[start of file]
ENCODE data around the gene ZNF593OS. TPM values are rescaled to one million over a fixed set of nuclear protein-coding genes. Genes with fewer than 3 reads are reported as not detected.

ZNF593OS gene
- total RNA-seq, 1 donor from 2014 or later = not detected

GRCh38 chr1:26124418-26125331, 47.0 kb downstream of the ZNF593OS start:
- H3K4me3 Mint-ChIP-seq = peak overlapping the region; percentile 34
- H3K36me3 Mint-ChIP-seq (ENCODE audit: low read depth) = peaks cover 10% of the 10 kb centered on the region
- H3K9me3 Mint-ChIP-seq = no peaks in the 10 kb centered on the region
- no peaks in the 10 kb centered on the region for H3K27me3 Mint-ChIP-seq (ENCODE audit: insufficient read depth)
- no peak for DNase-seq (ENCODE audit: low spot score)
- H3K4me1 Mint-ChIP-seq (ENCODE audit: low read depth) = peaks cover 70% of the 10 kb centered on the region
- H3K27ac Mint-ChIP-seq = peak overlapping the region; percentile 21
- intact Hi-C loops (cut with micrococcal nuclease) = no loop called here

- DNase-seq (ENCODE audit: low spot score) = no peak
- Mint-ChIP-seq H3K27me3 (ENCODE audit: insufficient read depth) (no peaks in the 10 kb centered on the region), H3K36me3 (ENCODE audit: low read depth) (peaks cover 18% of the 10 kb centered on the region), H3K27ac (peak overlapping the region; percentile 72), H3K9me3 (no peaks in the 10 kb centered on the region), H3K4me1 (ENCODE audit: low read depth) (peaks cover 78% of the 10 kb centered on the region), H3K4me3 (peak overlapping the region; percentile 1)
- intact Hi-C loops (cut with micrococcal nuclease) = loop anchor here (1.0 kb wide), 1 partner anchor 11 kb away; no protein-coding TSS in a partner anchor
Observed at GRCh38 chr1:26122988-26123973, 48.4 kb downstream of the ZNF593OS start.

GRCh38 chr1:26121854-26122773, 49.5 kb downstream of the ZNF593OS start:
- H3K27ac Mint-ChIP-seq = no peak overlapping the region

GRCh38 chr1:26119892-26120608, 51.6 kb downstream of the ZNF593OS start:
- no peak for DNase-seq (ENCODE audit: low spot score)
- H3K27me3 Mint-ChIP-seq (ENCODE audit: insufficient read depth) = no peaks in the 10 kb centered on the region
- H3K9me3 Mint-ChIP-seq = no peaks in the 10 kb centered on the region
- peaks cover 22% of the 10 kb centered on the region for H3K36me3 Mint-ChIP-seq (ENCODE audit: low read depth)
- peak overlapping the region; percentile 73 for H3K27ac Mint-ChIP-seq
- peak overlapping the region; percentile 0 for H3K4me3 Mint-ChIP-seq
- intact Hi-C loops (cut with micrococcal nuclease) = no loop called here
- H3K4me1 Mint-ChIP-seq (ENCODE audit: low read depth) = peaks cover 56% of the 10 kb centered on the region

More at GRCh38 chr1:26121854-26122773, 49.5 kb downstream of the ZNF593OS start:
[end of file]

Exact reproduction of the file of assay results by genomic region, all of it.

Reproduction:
ENCODE data around the gene ZNF593OS. TPM values are rescaled to one million over a fixed set of nuclear protein-coding genes. Genes with fewer than 3 reads are reported as not detected.

ZNF593OS gene
- total RNA-seq, 1 donor from 2014 or later = not detected

GRCh38 chr1:26124418-26125331, 47.0 kb downstream of the ZNF593OS start:
- H3K4me3 Mint-ChIP-seq = peak overlapping the region; percentile 34
- H3K36me3 Mint-ChIP-seq (ENCODE audit: low read depth) = peaks cover 10% of the 10 kb centered on the region
- H3K9me3 Mint-ChIP-seq = no peaks in the 10 kb centered on the region
- no peaks in the 10 kb centered on the region for H3K27me3 Mint-ChIP-seq (ENCODE audit: insufficient read depth)
- no peak for DNase-seq (ENCODE audit: low spot score)
- H3K4me1 Mint-ChIP-seq (ENCODE audit: low read depth) = peaks cover 70% of the 10 kb centered on the region
- H3K27ac Mint-ChIP-seq = peak overlapping the region; percentile 21
- intact Hi-C loops (cut with micrococcal nuclease) = no loop called here

- DNase-seq (ENCODE audit: low spot score) = no peak
- Mint-ChIP-seq H3K27me3 (ENCODE audit: insufficient read depth) (no peaks in the 10 kb centered on the region), H3K36me3 (ENCODE audit: low read depth) (peaks cover 18% of the 10 kb centered on the region), H3K27ac (peak overlapping the region; percentile 72), H3K9me3 (no peaks in the 10 kb centered on the region), H3K4me1 (ENCODE audit: low read depth) (peaks cover 78% of the 10 kb centered on the region), H3K4me3 (peak overlapping the region; percentile 1)
- intact Hi-C loops (cut with micrococcal nuclease) = loop anchor here (1.0 kb wide), 1 partner anchor 11 kb away; no protein-coding TSS in a partner anchor
Observed at GRCh38 chr1:26122988-26123973, 48.4 kb downstream of the ZNF593OS start.

GRCh38 chr1:26121854-26122773, 49.5 kb downstream of the ZNF593OS start:
- H3K27ac Mint-ChIP-seq = no peak overlapping the region

GRCh38 chr1:26119892-26120608, 51.6 kb downstream of the ZNF593OS start:
- no peak for DNase-seq (ENCODE audit: low spot score)
- H3K27me3 Mint-ChIP-seq (ENCODE audit: insufficient read depth) = no peaks in the 10 kb centered on the region
- H3K9me3 Mint-ChIP-seq = no peaks in the 10 kb centered on the region
- peaks cover 22% of the 10 kb centered on the region for H3K36me3 Mint-ChIP-seq (ENCODE audit: low read depth)
- peak overlapping the region; percentile 73 for H3K27ac Mint-ChIP-seq
- peak overlapping the region; percentile 0 for H3K4me3 Mint-ChIP-seq
- intact Hi-C loops (cut with micrococcal nuclease) = no loop called here
- H3K4me1 Mint-ChIP-seq (ENCODE audit: low read depth) = peaks cover 56% of the 10 kb centered on the region

More at GRCh38 chr1:26121854-26122773, 49.5 kb downstream of the ZNF593OS start: